In contrast, economic growth entails only an increase in quantitative output; it may or may not involve development. Consequently, as economist Amartya Sen points out, “economic growth is one aspect of the process of economic development.” As I mentioned before, GDP is an indicator for economic growth and thereby is not single-handedly expedient for economic development.

My Economics professor used to argue that economic growth is a more relevant metric for progress in developed countries. However, the two famous Indian-American economists, Jagdish Bhagwati and Arvind Panagariya, seem to think that growth is especially important for developing countries. They maintained that economic growth – measured by GDP – constitutes the foundation for any meaningful development and the reduction of poverty in developing nations. Only on the basis of fast growth, they say, redistributive reforms for poverty alleviation and human capital as well as capacity building become viable.

So what are the prerequisites for economic development? Most economists concur that strategic (long-term) planning, technology, political conditions and the attitude of the people are necessary, or are indeed major determinants for nation-building. Taking economic growth for granted and focusing just on social development is a mistake. Taking economic development for granted while focusing just on GDP growth through industrialization will be equally risky. In all fairness, lifting the poor out of poverty and making them self-sufficient is not a task that the government can do on its own. The private sector and civil society are equally responsible partners.

Does growth create development? There are different opinions on that question. Firstly, the “yes” side believes that growth causes development because some of the increase in income gets spent on human development such as education and health. Conversely, the “no” side asserts that poor countries have experienced economic growth with little or no economic development, indicating that they have functioned mainly as resource-providers to wealthy industrialized countries. They provide Angola as an example where it is one of the fastest growing countries through its huge oil fields, but there is nearly no development.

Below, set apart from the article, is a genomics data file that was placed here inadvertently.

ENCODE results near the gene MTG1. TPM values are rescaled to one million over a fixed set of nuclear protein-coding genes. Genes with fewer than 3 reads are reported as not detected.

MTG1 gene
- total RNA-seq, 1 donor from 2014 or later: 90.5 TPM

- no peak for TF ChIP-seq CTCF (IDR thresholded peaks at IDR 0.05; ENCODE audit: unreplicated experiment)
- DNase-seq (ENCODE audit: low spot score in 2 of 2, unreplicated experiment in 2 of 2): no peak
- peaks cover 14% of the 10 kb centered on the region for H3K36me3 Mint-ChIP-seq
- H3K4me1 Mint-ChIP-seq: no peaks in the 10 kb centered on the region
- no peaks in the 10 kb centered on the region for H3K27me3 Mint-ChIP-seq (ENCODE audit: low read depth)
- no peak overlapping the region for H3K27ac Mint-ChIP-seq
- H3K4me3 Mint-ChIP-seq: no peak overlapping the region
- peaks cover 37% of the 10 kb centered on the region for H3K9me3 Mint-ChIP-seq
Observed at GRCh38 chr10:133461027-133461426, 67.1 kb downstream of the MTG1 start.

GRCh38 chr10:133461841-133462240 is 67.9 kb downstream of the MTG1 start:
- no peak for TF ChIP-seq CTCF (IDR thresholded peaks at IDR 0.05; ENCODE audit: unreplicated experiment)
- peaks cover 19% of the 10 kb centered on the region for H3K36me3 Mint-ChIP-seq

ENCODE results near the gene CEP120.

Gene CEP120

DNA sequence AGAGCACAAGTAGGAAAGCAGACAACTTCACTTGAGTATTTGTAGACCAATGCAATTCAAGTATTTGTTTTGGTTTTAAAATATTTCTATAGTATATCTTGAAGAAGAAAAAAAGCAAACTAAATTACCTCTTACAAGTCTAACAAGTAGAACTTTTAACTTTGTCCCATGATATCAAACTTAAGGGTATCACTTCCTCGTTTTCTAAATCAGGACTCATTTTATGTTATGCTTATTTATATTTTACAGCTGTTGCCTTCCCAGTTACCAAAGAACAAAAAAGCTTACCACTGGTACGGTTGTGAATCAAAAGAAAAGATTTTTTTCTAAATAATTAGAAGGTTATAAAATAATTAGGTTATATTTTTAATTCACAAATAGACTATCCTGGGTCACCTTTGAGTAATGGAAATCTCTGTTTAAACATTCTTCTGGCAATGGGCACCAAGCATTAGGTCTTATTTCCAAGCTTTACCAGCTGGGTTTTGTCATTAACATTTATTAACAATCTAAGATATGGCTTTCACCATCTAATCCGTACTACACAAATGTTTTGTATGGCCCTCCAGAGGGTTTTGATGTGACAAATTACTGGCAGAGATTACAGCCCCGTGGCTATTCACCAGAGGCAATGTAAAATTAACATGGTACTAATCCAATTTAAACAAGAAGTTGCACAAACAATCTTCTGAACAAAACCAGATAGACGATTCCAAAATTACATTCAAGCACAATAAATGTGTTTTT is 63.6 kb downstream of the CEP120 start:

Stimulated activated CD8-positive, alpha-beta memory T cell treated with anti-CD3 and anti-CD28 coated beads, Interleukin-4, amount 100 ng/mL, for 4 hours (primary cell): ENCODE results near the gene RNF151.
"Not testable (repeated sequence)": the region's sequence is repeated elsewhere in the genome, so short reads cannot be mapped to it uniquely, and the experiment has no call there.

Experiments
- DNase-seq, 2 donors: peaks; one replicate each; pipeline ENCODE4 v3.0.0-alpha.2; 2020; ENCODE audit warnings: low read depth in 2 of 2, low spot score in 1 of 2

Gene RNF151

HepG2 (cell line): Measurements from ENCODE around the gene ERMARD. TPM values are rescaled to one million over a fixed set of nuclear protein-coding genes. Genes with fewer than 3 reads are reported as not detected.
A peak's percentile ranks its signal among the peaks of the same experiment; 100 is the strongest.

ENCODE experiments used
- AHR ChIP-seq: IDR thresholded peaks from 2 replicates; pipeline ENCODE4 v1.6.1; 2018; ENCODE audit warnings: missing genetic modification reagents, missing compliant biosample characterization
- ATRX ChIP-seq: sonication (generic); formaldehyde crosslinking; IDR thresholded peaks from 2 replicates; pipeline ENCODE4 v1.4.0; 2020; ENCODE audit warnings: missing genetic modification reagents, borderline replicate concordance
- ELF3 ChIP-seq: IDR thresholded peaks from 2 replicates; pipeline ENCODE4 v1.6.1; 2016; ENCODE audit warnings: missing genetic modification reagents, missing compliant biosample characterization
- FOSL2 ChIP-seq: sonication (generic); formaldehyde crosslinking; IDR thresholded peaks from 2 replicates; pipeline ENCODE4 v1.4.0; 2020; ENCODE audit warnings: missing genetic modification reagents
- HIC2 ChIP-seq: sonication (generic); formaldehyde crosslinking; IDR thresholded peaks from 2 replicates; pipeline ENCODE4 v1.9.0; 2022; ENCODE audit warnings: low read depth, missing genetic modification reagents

For comments, write to Clementwulf@hotmail.com. Clement Wulf-Soulage is a Management Economist, Published Author and Former University Lecturer.

2 Comments

  1. Campeche takes us through his “Mein Kampf” session by his circular reasoning and battling of straw men; a session in the service of his masters of private finance, who would see the hoi polloi distracted by semantics touting their trickle-down economic theories (more aptly described as urinating in our eyes, and calling it rain), while they dominate the lives of their world-wide serfs through deadly force, graft, and lies.

    Every sovereign government which does not pledge obeisance to sustain the globalization (neo-slavery) model spear-headed by the World Bank & IMF for their unseen masters, becomes an instant target for regime change and egregious sanctions (see recent examples: Afghanistan; Iraq; Ukraine; Zimbabwe; Libya; Syria; Iran; North Korea; Venezuela; Russia).

  2. There is no logical contradiction between growth and development. Growth is not the same as development. Growth is a quantitative development whereas development has no limit.

    The rich have rebounded during the sluggish recovery while others have struggled. The income of the 1% grew more than11% between 2009 and 2011, but the income of the 99% actually shrank. The median household income, adjusted for inflation, has fallen about 9% since its peak in 1999, though the economy has expanded by about 23% in the United States.

    This statistical analysis is referring to growth and not development. In spite of this rosy picture, there is no mention of development.